You’ll stay more organized and in control of your spending if you keep the number of active accounts you have to a maximum of four. Although it’s crucial to diversify your holdings, you shouldn’t spread yourself too thin.

Make an effort to combine your checking, savings, emergency, and investment accounts into one. Money management may be more effective when using a minimalistic style. Close any old accounts you might have with a bank from your college or hometown if you only use one bank currently.

If the interest rates are favorable, transfer as many loans as you can to your bank as well to make managing their repayment easier.

Keep in mind that organizing your accounts goes beyond just making management simpler. Fewer accounts open leaves you less vulnerable to attacks that could damage your credit: “The fewer open accounts you have, the less risk you’ll encounter for identity theft and deposit, transfer or overdrawn fees,” says Financial reporter Marcie Geffner.

Manage Cash With the “Envelope System”

Cash purchases prevent overspending because it’s far too simple to use your credit card, especially when you’re out with your significant other or friends, and this throws your budget out of balance.

Give yourself a weekly spending allowance and take it out of the bank every Sunday night if you want to stop using credit cards completely. If you run out, the next Sunday is the last day to get more money. If you can keep yourself to this, you’ll start giving every purchase serious consideration.

Choose a few areas where you frequently overspend and use cash there if you don’t want to go completely cashless. For example, this would be good for “play money,” like when going out with friends or on vacation. Put the funds allotted for each into distinct envelopes that you can take with you when you leave the house.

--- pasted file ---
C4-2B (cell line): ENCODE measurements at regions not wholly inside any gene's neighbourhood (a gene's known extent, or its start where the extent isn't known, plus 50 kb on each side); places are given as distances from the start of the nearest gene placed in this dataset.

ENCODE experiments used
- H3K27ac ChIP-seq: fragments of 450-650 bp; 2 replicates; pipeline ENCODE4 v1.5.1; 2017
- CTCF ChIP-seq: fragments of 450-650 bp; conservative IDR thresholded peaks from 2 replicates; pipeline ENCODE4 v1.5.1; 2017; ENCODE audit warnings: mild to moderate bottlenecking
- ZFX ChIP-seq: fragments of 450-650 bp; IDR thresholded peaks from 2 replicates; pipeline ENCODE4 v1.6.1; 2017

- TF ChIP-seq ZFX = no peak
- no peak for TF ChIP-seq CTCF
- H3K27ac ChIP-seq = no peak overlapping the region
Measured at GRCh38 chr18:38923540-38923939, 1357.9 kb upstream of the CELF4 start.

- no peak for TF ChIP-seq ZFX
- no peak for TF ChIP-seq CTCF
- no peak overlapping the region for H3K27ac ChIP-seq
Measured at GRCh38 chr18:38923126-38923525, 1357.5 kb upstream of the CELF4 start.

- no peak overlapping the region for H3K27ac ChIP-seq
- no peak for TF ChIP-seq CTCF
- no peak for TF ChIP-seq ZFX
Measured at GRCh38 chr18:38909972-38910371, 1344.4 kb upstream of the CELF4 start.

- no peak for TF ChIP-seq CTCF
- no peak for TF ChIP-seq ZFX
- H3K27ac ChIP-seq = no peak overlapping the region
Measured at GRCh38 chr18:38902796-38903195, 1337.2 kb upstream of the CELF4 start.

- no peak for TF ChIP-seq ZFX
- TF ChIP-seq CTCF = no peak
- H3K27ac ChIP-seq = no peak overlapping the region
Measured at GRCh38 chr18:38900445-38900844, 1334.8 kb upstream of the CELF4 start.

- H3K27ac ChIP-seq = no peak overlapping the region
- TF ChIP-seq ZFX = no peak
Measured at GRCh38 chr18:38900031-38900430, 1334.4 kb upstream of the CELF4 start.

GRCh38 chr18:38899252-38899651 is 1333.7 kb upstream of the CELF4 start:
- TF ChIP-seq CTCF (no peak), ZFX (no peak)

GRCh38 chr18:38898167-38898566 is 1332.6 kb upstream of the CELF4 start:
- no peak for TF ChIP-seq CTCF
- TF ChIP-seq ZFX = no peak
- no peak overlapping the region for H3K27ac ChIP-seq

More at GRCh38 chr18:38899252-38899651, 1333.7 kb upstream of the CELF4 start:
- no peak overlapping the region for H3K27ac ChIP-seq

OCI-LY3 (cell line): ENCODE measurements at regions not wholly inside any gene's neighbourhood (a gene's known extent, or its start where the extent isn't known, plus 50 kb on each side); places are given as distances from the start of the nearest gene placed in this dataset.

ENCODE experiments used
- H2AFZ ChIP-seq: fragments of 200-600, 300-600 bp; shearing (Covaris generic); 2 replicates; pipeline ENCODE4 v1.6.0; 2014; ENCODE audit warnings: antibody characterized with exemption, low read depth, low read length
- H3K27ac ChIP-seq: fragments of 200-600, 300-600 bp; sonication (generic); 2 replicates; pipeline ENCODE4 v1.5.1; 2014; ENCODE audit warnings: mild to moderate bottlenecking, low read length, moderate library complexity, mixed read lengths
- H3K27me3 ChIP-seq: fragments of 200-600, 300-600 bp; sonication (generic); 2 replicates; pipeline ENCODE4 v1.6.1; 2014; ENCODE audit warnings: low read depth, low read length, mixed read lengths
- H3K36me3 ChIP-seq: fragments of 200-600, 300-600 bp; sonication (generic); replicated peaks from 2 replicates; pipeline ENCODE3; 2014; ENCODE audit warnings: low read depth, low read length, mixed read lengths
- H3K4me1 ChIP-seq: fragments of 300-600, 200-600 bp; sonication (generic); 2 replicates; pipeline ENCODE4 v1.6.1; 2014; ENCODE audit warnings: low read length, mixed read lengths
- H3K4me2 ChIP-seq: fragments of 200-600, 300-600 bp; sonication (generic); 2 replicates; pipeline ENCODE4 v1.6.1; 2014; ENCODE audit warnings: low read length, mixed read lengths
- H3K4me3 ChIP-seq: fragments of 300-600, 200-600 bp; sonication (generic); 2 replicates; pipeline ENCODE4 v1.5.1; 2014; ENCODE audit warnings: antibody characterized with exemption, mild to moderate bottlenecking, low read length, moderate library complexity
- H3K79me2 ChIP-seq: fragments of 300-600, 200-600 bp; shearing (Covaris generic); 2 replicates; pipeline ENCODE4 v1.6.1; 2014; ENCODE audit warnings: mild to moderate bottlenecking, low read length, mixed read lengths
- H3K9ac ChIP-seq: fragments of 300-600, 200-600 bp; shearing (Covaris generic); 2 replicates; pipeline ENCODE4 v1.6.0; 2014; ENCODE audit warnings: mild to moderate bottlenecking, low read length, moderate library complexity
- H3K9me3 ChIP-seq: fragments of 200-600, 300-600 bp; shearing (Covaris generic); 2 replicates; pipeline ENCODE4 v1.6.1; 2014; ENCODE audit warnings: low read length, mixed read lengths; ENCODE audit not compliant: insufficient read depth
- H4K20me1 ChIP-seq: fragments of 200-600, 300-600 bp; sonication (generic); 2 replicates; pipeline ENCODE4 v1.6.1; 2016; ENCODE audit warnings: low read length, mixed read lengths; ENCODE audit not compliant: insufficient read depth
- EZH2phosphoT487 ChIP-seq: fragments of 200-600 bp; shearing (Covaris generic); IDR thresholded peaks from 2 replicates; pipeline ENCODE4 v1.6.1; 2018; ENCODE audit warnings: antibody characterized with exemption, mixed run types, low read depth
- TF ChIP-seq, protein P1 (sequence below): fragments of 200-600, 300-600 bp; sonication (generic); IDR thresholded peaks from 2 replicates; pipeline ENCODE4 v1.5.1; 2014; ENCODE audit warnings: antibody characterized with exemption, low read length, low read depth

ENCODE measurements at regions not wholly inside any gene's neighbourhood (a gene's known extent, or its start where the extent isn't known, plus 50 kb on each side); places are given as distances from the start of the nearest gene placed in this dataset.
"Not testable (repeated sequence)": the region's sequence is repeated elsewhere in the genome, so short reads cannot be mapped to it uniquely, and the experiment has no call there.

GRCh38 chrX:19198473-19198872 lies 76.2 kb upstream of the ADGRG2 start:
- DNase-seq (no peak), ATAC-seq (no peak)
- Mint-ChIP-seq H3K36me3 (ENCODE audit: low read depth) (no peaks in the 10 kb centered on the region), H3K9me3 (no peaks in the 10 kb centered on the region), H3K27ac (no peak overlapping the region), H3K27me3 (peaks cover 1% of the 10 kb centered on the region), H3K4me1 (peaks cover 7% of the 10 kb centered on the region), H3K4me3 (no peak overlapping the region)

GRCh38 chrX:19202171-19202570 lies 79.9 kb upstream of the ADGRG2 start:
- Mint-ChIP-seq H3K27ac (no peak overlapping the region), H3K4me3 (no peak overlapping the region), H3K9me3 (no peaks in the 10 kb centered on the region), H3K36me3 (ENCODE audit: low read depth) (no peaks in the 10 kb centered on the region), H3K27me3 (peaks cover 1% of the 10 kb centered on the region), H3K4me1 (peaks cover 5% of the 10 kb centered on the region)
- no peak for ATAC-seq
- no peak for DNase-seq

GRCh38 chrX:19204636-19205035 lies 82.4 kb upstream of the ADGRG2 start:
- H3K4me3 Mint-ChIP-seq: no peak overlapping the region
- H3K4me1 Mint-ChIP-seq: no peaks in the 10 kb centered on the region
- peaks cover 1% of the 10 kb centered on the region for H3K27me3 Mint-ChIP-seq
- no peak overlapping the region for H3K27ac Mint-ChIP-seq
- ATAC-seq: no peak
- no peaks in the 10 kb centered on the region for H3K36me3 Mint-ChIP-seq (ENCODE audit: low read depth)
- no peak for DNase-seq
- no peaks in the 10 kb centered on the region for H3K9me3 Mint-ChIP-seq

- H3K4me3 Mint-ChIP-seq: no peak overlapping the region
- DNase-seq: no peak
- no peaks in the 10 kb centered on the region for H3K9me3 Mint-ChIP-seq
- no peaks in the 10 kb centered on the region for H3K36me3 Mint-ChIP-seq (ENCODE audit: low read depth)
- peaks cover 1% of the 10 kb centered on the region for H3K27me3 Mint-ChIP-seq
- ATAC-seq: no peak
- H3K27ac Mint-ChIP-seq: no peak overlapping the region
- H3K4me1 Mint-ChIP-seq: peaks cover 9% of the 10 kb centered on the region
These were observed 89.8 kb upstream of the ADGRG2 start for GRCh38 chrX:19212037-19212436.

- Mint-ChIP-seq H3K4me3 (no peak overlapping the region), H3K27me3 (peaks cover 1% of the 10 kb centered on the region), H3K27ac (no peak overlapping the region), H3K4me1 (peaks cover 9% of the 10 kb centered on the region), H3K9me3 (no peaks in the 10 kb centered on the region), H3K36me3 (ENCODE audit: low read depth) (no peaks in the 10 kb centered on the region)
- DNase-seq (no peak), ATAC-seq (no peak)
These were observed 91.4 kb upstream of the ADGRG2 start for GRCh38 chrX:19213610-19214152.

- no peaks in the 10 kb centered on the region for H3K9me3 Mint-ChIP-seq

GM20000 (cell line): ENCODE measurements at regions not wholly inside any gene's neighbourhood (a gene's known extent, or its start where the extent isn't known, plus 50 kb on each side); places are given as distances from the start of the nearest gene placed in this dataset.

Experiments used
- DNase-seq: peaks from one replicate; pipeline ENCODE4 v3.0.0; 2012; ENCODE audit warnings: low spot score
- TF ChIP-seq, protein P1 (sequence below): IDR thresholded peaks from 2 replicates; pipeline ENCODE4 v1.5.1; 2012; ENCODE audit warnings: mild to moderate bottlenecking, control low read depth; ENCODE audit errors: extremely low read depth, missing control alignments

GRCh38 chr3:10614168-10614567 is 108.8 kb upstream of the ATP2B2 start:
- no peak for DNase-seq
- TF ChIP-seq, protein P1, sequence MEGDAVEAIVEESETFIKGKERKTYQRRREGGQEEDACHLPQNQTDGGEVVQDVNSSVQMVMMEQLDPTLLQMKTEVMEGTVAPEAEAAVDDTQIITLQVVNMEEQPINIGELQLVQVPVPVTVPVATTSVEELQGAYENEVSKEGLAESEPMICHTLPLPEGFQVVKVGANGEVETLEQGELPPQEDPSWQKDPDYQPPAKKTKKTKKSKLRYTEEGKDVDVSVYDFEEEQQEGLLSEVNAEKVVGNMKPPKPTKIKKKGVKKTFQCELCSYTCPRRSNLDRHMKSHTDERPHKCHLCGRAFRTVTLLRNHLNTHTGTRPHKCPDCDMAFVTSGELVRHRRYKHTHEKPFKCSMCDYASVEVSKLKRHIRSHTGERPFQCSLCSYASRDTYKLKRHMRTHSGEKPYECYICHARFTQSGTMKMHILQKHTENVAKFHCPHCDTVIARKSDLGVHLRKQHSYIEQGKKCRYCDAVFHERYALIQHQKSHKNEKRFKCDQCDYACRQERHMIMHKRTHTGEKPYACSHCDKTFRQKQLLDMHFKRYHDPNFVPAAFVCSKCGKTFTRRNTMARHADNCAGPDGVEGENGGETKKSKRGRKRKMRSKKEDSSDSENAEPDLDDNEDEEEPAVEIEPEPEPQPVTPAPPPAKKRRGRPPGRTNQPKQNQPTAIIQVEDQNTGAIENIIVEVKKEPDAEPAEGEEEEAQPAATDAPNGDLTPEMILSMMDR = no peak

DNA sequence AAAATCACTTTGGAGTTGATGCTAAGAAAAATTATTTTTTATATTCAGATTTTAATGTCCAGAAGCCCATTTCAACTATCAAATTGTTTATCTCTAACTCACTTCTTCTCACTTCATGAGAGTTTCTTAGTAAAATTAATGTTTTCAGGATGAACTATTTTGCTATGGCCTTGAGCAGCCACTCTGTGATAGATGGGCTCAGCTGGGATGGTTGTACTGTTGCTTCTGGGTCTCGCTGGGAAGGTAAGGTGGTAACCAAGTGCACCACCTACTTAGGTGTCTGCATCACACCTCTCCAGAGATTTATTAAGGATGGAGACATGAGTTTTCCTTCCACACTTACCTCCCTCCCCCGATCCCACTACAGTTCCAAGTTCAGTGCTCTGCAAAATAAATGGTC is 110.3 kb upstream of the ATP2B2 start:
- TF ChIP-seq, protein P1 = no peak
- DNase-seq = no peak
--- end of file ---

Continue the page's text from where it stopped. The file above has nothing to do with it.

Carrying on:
Both approaches reduce your likelihood of making impulsive purchases while you’re out and about. Any leftovers should be saved, or you should treat yourself to something enjoyable. You’ll continue to budget if it’s rewarding for you.

Minimize Credit Cards

Having a credit card has many advantages, such as earning travel miles and the convenience of having cash on hand. As you max out one, you move on to the next, but having too many can quickly result in overspending. Before you know it, you’re saddled with high-interest payments and owe more money than you’re earning. That is probably the main factor contributing to the $818 billion total credit card debt in the US at the moment.

Despite the fact that the modern economy frequently relies on credit, giving it up will ultimately save you time, trouble, and money. Limit the number of credit cards you use; ideally, use no more than one or two. You can think about getting more credit cards as needed once you have your monthly payments and spending under control.

Close Note

It can be intimidating to take control of your finances, but once you get into the habit of budgeting each month, you’ll develop the confidence to start setting goals and making plans for investments and security in the future. Never forget: It doesn’t have to be difficult. Budgeting success can be facilitated by knowing how much money is coming in and going out, as well as where it is going.